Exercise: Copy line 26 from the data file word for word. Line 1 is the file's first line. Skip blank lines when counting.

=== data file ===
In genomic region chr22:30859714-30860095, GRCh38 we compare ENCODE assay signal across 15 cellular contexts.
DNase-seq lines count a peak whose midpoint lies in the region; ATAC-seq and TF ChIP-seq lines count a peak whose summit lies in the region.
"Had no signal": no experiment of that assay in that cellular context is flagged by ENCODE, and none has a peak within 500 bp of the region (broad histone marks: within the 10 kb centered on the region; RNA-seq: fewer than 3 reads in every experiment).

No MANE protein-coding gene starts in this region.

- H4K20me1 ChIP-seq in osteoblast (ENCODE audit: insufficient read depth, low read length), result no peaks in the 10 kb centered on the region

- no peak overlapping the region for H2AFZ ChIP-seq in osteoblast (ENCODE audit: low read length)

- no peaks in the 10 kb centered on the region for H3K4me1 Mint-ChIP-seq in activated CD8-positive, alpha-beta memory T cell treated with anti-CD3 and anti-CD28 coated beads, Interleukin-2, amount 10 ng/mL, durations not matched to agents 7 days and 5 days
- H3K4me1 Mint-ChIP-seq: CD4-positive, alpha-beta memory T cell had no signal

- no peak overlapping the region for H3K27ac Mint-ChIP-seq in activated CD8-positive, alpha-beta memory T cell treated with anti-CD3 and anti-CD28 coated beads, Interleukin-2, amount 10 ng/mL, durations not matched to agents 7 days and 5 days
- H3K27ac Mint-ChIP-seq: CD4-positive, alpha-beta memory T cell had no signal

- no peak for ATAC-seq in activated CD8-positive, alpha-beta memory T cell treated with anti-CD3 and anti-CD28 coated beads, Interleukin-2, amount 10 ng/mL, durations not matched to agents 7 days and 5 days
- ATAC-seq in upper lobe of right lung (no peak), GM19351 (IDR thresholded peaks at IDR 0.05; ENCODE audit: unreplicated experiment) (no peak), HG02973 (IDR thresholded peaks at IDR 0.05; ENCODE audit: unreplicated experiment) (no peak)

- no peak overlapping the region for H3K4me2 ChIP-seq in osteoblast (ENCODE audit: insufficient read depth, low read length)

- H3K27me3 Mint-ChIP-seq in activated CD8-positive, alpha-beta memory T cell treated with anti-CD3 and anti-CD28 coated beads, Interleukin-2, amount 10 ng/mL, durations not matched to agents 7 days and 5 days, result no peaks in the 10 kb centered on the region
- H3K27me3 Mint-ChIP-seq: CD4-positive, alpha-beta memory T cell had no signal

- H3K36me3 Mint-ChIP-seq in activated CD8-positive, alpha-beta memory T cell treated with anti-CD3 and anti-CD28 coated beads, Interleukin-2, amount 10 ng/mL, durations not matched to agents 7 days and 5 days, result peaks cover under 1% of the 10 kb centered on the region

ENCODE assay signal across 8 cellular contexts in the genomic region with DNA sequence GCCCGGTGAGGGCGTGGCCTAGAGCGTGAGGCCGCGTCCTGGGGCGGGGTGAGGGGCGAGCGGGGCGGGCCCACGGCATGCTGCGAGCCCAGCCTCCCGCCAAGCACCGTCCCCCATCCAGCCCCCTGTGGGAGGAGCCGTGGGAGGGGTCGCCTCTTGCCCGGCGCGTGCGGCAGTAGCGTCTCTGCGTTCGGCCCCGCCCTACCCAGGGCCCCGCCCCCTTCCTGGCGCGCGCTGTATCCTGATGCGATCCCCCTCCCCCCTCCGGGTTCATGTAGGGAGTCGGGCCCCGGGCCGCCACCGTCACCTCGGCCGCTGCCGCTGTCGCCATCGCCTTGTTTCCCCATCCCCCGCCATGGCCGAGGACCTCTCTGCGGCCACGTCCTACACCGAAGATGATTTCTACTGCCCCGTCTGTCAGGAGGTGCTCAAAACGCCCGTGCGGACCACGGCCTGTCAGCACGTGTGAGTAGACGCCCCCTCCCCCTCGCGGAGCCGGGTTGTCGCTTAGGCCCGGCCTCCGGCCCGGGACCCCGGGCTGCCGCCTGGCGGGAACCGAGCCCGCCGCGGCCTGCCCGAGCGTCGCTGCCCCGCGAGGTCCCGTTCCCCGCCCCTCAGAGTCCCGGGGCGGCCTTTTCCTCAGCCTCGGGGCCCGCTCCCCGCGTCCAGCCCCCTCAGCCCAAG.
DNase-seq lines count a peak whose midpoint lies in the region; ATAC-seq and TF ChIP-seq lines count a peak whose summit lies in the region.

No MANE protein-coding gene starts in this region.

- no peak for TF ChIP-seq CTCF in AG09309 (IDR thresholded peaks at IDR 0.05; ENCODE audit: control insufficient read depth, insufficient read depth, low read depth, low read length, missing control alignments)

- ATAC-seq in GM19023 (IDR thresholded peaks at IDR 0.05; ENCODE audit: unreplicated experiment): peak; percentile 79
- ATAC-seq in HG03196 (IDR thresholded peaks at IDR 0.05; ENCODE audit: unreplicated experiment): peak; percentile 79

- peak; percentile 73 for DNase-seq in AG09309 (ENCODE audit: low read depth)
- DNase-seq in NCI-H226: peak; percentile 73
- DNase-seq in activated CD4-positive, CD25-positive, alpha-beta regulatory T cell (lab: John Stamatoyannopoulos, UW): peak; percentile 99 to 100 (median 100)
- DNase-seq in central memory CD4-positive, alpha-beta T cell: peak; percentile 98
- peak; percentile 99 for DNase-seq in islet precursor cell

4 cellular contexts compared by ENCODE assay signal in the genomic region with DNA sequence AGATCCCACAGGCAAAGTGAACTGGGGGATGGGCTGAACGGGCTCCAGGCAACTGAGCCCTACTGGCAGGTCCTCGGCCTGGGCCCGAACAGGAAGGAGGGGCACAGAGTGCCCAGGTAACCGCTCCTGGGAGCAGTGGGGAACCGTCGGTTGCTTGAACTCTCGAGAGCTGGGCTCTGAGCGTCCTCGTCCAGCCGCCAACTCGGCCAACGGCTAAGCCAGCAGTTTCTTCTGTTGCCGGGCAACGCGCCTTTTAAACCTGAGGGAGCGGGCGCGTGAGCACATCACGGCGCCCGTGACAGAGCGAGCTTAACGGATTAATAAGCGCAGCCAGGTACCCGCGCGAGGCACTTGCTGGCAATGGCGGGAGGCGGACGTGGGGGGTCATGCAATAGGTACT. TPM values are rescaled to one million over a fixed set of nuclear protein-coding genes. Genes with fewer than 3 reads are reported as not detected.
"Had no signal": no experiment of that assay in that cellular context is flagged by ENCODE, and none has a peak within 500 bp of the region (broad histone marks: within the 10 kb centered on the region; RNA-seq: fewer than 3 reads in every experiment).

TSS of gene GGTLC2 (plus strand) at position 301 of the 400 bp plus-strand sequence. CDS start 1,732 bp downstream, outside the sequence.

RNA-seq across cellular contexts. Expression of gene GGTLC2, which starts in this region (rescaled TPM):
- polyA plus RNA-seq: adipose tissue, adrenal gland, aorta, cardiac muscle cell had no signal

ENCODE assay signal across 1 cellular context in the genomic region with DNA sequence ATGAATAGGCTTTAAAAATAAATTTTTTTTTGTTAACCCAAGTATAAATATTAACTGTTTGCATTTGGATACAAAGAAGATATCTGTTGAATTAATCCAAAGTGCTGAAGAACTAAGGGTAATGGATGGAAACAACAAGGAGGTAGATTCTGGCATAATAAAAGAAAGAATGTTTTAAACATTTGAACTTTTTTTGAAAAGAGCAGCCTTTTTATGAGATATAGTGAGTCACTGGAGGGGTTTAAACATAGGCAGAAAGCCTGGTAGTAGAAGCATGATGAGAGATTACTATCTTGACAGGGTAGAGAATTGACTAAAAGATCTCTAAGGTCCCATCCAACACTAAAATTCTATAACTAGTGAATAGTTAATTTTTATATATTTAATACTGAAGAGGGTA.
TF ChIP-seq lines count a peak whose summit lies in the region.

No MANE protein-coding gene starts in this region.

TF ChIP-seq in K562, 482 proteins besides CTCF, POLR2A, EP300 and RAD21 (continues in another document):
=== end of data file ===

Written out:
- DNase-seq in central memory CD4-positive, alpha-beta T cell: peak; percentile 98